Tuesday, 12 July 2011

Senna - a life lived on the edge

Saw this film last Friday, chronicling the career of the master Brazilian Formula 1 driver. Ayrton Senna. A name whose stylishness sounds specially crafted for a star. An absorbing tale. There are few things I’d be less likely to watch on TV than an F1 race, but I knew from the reviews that this was a film whose themes transcended its subject matter.
Like so many of the Brazilian football team, Senna’s faith in God was no secret. As his genius propelled him to push car and track to the limit, he expressed the sentiment that such driving brought him closer to God. Easy to scoff, but paralleled by the experience of transcendence reported in other domains of extreme sport and performance – not least, as I recall, by the high wire artist Emmanuel Petit in ‘Man on Wire’. And paralleled in life: pushing beyond normal human limits opens up the possibility of experiencing wisdom, strength and resources from beyond.

Senna had been criticised for supposedly allowing a belief in special divine protection to push him to take excessive risks, but in interview he denied this, saying he was as aware as any driver of the dangers – thus expressing a wise humility: faith doesn’t exempt you from life’s trials and misfortunes, as of course his tragic accident demonstrated. The portrayal of his very human emotions facing the pressures of a top flight sportsman – including the intense and sometimes bitter rivalry with McLaren team-mate Alain Prost – is also very engaging.

A life cut tragically short, aged 34, by a seemingly random freak accident. Had the car part which struck his head been just a few inches away, he’d have survived. As it is, he remains the last fatality in Formula 1. A man of faith… Does it make any sense, when you consider the weight given to prayers for protection among Christians? Such incidents can only be responded to by drawing on some of the faith’s deepest resources, such as the assurance in Romans that all things work together for good, to them that love God. The spirit of the man released from the broken body is ultimately safe with God, while seventeen years on the tragedy has produced a work of art that challenges and engages millions.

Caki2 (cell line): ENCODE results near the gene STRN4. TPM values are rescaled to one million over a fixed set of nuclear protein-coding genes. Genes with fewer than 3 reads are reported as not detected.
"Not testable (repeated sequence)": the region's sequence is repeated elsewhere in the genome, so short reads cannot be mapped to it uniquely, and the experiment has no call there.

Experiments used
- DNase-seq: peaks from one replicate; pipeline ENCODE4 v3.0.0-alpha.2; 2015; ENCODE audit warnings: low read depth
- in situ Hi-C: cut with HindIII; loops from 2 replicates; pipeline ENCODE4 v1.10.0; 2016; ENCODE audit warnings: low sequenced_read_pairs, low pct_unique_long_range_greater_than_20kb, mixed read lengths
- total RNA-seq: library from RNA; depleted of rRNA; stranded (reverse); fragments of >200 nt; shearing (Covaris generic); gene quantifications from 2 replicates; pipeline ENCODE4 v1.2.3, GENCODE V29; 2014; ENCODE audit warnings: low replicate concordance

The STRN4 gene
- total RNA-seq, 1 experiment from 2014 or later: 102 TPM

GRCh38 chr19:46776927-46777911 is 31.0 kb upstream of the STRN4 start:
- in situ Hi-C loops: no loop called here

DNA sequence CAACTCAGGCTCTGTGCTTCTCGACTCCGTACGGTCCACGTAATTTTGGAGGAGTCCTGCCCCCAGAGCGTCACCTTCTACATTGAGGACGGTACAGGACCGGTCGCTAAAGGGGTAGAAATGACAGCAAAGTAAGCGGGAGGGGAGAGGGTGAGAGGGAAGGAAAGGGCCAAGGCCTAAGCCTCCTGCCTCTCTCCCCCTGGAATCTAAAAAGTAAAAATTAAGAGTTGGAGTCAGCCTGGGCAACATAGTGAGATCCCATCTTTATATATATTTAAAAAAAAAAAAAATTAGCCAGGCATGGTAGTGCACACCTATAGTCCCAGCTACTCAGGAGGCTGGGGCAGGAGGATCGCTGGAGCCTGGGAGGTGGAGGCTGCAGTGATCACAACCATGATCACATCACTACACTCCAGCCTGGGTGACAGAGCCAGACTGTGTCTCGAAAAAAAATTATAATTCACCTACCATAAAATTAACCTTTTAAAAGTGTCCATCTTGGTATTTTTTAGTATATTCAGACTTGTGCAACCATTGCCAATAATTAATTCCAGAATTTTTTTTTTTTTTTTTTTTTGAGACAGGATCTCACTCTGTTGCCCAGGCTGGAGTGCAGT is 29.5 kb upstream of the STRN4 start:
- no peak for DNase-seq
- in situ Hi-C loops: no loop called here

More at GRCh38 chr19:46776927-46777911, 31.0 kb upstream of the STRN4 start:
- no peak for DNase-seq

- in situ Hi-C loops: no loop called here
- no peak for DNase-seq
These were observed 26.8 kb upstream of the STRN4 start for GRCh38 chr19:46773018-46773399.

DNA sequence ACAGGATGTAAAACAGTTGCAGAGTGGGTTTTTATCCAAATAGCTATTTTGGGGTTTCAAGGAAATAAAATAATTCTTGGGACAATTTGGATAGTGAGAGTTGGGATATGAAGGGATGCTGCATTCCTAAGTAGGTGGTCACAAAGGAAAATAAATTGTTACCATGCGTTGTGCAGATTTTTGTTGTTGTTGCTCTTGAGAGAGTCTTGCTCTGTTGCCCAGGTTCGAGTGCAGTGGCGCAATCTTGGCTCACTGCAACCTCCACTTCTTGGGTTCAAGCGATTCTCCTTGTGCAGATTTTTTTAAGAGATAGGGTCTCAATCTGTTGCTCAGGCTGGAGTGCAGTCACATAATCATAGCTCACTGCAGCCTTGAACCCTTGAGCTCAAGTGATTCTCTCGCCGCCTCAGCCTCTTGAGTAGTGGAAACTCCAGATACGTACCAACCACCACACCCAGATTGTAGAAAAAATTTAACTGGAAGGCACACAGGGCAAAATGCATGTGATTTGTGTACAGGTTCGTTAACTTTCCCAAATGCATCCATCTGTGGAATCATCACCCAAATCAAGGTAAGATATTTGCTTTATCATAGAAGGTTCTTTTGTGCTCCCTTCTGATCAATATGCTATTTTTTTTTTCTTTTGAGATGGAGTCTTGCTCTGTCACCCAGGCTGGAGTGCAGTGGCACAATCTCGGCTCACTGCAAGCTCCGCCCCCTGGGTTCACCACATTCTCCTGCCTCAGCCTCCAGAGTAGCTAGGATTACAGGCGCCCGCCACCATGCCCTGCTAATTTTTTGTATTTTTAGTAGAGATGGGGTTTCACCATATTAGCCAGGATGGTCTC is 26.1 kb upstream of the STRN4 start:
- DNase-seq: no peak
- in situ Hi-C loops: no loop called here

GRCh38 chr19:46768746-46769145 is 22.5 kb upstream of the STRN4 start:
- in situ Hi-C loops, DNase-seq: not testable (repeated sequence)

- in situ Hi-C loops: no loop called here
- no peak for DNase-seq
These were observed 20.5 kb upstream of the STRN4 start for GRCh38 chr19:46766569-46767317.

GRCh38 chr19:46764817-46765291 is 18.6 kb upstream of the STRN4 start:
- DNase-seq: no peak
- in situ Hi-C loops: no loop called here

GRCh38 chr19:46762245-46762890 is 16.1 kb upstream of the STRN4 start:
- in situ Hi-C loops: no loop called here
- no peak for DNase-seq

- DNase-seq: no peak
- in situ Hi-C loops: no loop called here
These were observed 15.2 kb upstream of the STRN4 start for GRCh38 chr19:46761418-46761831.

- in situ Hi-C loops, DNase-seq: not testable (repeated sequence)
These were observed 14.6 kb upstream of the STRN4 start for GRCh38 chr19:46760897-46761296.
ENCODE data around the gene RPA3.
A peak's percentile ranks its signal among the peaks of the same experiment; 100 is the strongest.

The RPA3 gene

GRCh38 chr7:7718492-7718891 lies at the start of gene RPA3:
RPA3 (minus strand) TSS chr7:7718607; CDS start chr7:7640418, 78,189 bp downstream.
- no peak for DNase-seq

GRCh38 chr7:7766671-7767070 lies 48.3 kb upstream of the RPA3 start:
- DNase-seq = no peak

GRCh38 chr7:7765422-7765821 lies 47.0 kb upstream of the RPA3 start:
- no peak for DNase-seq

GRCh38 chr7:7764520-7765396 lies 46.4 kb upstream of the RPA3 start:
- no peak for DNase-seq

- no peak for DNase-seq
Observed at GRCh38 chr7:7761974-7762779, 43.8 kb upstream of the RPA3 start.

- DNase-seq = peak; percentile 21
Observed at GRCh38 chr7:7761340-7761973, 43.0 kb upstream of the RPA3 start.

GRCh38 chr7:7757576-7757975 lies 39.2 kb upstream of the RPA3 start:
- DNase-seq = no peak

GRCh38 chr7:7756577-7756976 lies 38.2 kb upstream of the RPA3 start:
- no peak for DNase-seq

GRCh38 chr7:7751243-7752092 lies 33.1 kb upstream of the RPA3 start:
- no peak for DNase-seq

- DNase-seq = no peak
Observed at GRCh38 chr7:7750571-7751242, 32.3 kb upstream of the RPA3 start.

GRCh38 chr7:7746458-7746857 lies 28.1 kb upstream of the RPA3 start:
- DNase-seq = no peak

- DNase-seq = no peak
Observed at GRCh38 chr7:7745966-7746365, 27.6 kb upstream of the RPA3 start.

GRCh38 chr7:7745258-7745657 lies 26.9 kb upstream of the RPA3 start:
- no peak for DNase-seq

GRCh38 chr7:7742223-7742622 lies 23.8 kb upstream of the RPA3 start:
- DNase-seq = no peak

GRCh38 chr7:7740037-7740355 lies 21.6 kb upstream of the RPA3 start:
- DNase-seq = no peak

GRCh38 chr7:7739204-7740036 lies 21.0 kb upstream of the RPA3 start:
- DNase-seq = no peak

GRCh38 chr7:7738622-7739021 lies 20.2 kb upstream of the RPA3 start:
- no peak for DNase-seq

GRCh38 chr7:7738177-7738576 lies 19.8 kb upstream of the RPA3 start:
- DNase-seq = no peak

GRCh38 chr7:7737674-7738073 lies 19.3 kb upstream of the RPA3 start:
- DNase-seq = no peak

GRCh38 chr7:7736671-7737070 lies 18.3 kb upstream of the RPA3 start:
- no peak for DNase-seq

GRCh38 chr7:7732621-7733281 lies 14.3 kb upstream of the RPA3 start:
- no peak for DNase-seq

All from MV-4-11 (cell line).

9 comments:

Billy said...

Had the car part which struck his head been just a few inches away, he’d have survived.

And if he had survived, no doubt folk would call it a miracle.

And paralleled in life: pushing beyond normal human limits opens up the possibility of experiencing wisdom, strength and resources from beyond.

Got any evidence?

Interestingly, my top 10 rock/ice climber friends are all atheists. Some outspokenly so. We have over 100 climbers in our group. I only know of 2 who are christian and membership is open to anyone (we even have pesky gays, women and both, and let them hold positions of responsibility :-) ).

Both your examples above illustrate christian confirmation bias. Even if the second one was true, it is not universal and you have nothing other than a baseless assertion linking it to your god.

Bruce said...

darn Billy, have I failed to persuade you again? :)

cerebusboy said...
This comment has been removed by a blog administrator.
cerebusboy said...

Billy -

Impressed that you didn't agree with Bruce's mental assertion and claim that, as a rock climber, you indeed have super-powers! ;-)

Bruce said...

lively contribution as ever Ryan, all I'd say is, since my blog is at the foot of my emails, and also I often link it to fb, I need to remind you, nothing too personal like this please. gracias :)

Billy said...

darn Billy, have I failed to persuade you again? :)

Afraid not Bruce. It's like your god wants me to burn in hell or something :-)

Bruce said...

you mean I haven't failed to persuade you? so I've persuaded you? This is hopeful indeed! :)

Billy said...

Nah, just messing with your head. Was that a moment of confirmation bias regarding prayer? :-)

Bruce said...

not that I'm aware of..:)